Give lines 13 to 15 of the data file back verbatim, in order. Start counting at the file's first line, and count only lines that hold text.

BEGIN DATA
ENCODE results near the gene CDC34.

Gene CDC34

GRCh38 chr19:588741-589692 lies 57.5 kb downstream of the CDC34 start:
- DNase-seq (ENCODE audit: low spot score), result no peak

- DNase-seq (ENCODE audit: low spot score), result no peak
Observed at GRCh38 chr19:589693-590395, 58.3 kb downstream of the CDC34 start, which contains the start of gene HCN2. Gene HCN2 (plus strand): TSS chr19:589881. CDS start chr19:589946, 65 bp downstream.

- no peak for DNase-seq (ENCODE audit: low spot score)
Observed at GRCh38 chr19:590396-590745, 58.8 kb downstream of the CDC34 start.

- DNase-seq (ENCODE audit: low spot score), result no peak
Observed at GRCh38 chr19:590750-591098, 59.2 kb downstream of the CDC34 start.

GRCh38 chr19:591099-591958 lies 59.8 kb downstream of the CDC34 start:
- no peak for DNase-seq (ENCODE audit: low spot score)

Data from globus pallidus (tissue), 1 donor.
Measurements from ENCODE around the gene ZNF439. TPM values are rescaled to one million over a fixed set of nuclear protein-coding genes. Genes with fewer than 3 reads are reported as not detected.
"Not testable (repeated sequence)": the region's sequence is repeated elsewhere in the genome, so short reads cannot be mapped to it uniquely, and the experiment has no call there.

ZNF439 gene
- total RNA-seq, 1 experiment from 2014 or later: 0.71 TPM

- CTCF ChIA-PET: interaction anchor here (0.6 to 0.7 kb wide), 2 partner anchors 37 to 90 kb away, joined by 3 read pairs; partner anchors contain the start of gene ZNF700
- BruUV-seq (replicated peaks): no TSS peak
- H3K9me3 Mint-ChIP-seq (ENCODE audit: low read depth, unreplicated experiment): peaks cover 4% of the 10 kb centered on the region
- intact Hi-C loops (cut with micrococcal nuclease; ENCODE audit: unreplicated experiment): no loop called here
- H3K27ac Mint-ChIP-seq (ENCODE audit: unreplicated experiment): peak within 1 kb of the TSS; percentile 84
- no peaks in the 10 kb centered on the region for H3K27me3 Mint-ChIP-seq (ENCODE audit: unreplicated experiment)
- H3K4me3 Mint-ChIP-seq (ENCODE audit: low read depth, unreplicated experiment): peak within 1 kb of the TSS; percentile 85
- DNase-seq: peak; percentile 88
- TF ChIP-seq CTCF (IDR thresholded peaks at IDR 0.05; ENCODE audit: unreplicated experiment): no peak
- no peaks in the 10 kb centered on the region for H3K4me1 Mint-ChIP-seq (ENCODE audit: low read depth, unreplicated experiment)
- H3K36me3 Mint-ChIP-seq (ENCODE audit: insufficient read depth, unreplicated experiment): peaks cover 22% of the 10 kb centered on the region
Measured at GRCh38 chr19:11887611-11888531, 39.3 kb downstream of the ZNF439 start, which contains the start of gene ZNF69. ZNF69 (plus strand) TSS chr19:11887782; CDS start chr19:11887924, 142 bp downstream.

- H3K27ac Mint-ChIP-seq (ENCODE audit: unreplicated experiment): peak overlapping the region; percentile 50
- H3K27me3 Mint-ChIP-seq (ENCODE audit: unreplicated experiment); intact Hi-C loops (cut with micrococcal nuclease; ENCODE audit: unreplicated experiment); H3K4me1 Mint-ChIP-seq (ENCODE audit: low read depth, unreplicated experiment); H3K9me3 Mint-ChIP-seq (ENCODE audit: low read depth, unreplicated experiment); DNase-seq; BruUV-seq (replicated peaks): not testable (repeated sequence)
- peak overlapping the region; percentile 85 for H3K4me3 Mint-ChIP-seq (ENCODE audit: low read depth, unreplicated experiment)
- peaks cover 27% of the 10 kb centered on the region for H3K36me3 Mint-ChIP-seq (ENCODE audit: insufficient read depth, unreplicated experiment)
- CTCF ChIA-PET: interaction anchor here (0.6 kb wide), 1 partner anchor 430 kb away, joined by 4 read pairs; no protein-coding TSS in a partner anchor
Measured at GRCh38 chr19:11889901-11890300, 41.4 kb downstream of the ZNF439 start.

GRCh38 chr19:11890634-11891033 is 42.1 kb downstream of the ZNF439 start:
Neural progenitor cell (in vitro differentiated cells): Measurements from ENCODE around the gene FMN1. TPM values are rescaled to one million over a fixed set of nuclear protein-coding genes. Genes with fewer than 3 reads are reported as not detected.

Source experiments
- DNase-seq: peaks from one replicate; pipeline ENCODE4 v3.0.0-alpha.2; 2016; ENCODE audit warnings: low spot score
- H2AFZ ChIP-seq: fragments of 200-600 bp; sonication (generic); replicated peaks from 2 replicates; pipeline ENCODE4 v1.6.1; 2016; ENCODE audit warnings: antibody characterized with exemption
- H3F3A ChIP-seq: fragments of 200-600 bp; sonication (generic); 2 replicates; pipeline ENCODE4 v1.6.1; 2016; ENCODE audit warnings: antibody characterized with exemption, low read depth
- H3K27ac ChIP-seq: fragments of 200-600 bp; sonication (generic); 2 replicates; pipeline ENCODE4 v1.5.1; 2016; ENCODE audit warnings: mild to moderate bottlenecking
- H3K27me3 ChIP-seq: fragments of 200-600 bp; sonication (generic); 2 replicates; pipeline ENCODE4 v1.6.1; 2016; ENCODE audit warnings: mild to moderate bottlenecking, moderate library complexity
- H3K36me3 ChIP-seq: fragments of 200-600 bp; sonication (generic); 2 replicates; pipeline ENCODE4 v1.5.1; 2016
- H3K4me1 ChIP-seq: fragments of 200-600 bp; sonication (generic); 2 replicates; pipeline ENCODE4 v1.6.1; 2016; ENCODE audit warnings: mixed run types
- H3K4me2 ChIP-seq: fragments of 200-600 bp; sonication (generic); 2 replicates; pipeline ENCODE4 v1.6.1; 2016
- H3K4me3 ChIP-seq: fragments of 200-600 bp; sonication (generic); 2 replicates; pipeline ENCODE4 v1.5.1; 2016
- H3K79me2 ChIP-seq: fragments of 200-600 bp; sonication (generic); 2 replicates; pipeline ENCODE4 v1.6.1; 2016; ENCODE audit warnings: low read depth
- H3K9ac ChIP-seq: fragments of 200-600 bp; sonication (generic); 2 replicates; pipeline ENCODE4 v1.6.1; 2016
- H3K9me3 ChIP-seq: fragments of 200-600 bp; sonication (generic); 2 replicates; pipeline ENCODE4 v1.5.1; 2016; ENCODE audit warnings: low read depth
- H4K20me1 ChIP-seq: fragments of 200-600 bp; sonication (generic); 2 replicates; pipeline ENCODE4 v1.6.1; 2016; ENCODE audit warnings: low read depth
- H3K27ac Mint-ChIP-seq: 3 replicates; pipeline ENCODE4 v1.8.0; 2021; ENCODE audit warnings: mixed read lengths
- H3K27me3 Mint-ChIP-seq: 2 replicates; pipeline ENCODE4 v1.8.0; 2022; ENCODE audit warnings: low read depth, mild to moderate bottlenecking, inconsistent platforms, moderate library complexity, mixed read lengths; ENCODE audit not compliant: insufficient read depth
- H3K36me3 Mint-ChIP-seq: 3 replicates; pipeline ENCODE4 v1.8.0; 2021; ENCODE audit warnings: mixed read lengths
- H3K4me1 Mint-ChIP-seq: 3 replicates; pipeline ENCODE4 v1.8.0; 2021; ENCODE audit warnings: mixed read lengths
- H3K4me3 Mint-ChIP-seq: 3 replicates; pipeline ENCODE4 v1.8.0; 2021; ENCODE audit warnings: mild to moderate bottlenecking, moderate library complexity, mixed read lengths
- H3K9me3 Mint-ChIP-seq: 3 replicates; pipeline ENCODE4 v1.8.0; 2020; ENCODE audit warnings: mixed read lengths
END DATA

Data from globus pallidus (tissue), 1 donor.
Measurements from ENCODE around the gene ZNF439. TPM values are rescaled to one million over a fixed set of nuclear protein-coding genes. Genes with fewer than 3 reads are reported as not detected.
"Not testable (repeated sequence)": the region's sequence is repeated elsewhere in the genome, so short reads cannot be mapped to it uniquely, and the experiment has no call there.